“I am not surprised by these findings,” Robert Oexman, director of the Sleep to Live Institute, tells Yahoo Beauty. “A great deal of the research that promoted the idea that older people need less sleep was based on surveys of older people’s sleeping habits, and did not consider how they felt about the quality of their sleep and their daytime alertness.”

In fact, Oexman encourages his elderly patients to spend extra time under the sheets to “get the same amount of sleep they got when they were younger, but that does not guarantee that they will be getting the quality of sleep they need.”

Oexman, who is also a member of the American Academy of Sleep Medicine, explains that there are a few common risk factors for inadequate sleep among all generations: They include depression, alcohol use, and pain, as well as side effects from certain medications.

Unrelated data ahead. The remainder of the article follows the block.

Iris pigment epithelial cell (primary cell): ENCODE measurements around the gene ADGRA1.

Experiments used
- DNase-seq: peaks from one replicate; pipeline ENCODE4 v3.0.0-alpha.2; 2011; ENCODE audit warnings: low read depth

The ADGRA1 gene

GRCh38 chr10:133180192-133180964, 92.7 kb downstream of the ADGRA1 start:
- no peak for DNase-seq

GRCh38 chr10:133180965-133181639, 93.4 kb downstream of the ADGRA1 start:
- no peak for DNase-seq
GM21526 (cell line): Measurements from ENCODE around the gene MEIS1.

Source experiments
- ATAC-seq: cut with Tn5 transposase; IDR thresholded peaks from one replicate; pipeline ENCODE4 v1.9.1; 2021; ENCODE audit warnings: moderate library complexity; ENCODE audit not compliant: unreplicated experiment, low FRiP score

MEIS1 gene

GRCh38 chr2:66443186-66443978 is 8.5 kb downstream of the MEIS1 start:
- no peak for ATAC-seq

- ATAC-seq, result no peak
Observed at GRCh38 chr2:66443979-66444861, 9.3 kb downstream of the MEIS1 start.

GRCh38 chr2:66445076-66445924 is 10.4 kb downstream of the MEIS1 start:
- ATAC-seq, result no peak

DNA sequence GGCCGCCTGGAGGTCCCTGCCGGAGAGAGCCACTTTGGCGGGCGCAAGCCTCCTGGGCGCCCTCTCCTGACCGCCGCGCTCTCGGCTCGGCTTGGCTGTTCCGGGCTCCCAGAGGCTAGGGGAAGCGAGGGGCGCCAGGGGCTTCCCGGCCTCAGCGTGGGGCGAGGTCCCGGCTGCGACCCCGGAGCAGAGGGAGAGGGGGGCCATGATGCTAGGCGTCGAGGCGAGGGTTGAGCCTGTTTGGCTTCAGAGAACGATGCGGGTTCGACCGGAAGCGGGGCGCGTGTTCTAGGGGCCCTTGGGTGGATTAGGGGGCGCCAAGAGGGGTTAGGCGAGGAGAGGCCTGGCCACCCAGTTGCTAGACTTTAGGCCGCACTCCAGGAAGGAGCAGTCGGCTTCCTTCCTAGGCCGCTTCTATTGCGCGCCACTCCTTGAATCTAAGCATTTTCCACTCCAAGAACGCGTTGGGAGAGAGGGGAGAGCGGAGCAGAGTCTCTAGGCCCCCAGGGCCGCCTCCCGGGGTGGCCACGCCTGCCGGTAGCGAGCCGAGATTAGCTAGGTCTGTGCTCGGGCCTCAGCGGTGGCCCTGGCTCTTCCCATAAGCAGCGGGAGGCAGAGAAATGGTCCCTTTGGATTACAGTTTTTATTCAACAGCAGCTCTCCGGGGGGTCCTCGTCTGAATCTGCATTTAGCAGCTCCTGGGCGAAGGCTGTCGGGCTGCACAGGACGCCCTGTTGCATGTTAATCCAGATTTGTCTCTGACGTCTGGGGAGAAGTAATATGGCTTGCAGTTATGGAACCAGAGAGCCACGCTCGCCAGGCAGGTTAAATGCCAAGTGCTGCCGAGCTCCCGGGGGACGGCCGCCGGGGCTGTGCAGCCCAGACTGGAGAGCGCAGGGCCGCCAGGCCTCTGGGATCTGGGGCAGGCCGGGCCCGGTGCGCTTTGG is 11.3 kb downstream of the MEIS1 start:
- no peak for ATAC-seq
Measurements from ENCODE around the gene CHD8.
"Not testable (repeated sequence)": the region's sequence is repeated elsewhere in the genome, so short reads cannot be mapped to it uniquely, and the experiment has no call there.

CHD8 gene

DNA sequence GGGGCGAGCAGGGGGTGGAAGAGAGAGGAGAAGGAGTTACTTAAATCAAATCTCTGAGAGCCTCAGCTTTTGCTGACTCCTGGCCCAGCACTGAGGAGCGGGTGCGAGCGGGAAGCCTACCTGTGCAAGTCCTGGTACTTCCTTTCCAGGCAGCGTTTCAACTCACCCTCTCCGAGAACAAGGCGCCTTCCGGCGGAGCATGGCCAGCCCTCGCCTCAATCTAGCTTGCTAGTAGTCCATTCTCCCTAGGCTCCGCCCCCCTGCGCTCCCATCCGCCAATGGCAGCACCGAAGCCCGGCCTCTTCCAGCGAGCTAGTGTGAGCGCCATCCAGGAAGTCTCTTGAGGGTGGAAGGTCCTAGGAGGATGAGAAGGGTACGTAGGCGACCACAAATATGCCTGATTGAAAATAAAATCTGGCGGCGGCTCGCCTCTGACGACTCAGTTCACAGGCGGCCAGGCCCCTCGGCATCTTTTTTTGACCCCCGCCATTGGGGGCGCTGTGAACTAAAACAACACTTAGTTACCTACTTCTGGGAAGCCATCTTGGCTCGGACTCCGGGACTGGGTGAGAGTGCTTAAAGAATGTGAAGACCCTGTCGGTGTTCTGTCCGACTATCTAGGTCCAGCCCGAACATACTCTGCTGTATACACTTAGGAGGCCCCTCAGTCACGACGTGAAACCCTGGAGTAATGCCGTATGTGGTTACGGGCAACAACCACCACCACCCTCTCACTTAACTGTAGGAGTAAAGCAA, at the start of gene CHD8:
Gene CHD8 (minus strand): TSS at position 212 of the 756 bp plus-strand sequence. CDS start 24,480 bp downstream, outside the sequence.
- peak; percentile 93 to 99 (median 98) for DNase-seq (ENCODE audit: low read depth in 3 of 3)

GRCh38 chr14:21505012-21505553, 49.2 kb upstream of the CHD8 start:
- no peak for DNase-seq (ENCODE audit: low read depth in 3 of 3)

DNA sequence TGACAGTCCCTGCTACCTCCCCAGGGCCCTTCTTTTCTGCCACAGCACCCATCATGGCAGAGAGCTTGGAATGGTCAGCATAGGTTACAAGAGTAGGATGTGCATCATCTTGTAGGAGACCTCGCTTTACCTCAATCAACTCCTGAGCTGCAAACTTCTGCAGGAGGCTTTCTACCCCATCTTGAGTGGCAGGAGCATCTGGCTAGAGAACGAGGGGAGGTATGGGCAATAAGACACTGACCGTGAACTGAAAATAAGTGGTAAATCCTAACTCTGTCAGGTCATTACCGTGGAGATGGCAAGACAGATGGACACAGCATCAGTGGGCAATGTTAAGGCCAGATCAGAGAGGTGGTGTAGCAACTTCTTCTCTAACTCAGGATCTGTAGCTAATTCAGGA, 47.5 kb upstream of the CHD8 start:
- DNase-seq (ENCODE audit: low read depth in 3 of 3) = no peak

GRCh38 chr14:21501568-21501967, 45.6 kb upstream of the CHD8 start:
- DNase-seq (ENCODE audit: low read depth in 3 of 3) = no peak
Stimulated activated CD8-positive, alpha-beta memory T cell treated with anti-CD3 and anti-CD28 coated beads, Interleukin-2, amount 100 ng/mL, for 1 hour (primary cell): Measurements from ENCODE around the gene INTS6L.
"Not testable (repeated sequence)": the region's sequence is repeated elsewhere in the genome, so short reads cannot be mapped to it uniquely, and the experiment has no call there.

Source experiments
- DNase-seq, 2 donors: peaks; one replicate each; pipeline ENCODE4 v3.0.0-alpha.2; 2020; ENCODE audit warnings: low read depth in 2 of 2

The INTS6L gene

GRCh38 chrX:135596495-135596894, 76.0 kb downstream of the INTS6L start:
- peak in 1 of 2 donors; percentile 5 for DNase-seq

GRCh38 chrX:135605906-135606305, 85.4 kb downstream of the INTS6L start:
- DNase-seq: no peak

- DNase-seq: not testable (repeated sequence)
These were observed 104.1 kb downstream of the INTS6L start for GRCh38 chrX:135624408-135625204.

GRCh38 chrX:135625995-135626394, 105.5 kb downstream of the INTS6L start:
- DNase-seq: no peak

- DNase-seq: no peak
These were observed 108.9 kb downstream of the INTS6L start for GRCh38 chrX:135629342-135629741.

The study authors pointed out that “dissatisfying sleep” can began when adults enter their 30s, and it can spiral into cognitive and physical ailments once someone hits middle age. Oexman adds that the previous risk factors, along with stress — caused by one’s career, parenting, and caring for aging parents, for example — contribute to this problem.

“As we age, we also see changes in our ability to manage shifts in our circadian rhythm,” Oexman continues. “This happens as we fluctuate our bedtimes and wake times to accommodate work schedules, kids’ schedules, and recreational activities on the weekend.”